The Cannabis Trial: We Say

Respect for democracy

The decision has properly been taken, in our Parliament, to reclassify cannabis. This will result in the effective roll out of the Lambeth trial, in its key aspect, across the nation. Democrats will expect the police to implement the letter and spirit of the revised statutes and responsible citizens, their representatives and the media, to support the police in introducing these changes in a safe and orderly way.

Restore trust and heal the rifts

The people of Lambeth gave, overwhelmingly, their support to Commander Paddick and the Met to run the trial. In doing so they provided a service to the wider community. But there has been a cost. Not in terms of the mythical, intoxicated school children or charabancs laden with drug tourists, but in terms of the damage to our trust and confidence in the authorities’ ability to fairly conduct such a trial.

There has also been a cost in terms of the divisions that the trial has been introduced in our community, distracting from the key issues of killer drugs and the crimes associated with them.

For that reason, we say that an independent evaluation of the trial should undertaken, quickly and effectively: we set out an outline for that evaluation (right)

Refocus our community

The cannabis trial exposed sincerely held, and passionately felt, opposing views on drugs legislation and policing within our community. The argument has been conducted in the glare of the media, often with unequal access, and sometimes to the damage of Lambeth’s reputation.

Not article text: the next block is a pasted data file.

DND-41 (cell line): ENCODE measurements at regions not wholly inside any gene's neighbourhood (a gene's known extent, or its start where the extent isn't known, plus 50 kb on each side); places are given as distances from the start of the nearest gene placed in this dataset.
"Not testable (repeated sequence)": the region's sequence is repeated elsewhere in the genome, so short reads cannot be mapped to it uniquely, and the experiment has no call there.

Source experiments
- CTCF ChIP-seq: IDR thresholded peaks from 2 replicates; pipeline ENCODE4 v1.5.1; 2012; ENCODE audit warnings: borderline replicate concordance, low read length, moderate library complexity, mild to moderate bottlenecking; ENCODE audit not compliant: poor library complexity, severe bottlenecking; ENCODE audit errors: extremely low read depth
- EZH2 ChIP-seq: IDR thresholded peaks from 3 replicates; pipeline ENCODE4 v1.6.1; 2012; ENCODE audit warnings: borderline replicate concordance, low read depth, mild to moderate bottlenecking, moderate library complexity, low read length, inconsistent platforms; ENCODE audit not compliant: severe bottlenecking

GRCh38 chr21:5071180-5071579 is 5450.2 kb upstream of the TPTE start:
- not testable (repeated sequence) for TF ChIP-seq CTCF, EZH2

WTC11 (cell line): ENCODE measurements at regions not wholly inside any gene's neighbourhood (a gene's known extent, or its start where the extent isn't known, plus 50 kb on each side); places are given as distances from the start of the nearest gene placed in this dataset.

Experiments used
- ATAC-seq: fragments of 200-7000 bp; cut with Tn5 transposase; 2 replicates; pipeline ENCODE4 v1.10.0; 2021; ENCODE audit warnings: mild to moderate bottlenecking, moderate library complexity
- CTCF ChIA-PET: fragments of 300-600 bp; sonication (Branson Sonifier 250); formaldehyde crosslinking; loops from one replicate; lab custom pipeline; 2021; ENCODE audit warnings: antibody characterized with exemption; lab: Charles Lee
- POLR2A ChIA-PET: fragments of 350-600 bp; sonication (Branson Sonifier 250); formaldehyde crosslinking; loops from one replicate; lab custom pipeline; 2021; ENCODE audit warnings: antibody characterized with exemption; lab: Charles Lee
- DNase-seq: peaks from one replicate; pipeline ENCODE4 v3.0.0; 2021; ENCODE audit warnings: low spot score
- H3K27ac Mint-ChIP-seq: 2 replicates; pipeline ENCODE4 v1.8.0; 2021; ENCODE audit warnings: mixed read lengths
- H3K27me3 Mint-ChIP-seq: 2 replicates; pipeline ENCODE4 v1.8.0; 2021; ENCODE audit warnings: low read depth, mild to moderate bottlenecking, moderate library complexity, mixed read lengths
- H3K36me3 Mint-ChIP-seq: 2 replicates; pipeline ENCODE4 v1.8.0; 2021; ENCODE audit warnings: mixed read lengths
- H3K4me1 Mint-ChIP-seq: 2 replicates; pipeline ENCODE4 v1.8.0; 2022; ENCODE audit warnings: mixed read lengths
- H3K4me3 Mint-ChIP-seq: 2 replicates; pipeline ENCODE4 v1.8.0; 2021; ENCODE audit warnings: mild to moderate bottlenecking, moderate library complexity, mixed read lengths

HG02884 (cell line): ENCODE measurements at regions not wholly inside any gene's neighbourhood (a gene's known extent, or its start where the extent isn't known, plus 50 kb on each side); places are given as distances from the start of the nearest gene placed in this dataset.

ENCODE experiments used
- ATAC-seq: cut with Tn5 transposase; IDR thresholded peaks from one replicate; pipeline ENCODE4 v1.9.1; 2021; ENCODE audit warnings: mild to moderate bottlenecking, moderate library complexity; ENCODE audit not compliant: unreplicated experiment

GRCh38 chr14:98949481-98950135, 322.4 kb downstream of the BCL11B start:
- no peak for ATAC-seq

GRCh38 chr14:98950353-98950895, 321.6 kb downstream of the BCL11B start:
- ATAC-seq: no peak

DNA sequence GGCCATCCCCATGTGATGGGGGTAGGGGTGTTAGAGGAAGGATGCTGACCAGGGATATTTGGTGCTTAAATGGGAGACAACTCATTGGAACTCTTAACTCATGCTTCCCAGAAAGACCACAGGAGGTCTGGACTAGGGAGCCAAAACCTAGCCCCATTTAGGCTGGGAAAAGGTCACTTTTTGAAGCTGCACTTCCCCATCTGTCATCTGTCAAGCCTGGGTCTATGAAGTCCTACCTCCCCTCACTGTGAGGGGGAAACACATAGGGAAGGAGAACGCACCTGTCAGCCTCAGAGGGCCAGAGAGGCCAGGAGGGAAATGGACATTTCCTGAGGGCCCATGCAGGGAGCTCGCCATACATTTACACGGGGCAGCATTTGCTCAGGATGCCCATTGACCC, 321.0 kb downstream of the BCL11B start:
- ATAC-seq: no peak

But now a decision has been reached in Parliament, and it is unlikely that the issue will be revisited for some time. It is important for Lambeth to learn all that is to be gleaned from the trial and move on.

Most importantly, it is time to find a common purpose on which to focus the passion and energy which the issue has raised. This purpose should be to rid our community of crack, heroin and guns.

An Independent Evaluation

We believe that damage has been done to Lambeth’s trust and confidence by the rolling evaluation to which the trial has been subjected. This can only be reversed by appointing an independent team, encompassing skills in policing, drugs, criminal justice and youth, to evaluate the trial. The evaluation should:

Be against clear criteria;

Fairly assess all the potential disbenefits of the policy change including effects on young people;

Fairly assess all the potential benefits including:

    Savings in police time and the benefits of its redeployment;

    Savings in the Criminal Justice System. There have been reports that in the first six months of the trial, over £4m was saved in court time. How has this time been redeployed - in speeding up the processing of young offenders, for example.

    The wider, or “exogenous”, cost savings to the community such as the legal costs to cannabis users;

    The “softer” benefits to the police in terms of relationships with the community, especially with young people no longer criminalised for cannabis possession.

The evaluation should also draw clear lessons for best practice in communicating, to the community at large,  changes in policing policy.

The brief for the evaluation should include dissemination of the results to the people of Lambeth, explaining the issues and answering questions. This should include at least one face to face, public session. It might also use the council’s free sheet and the internet.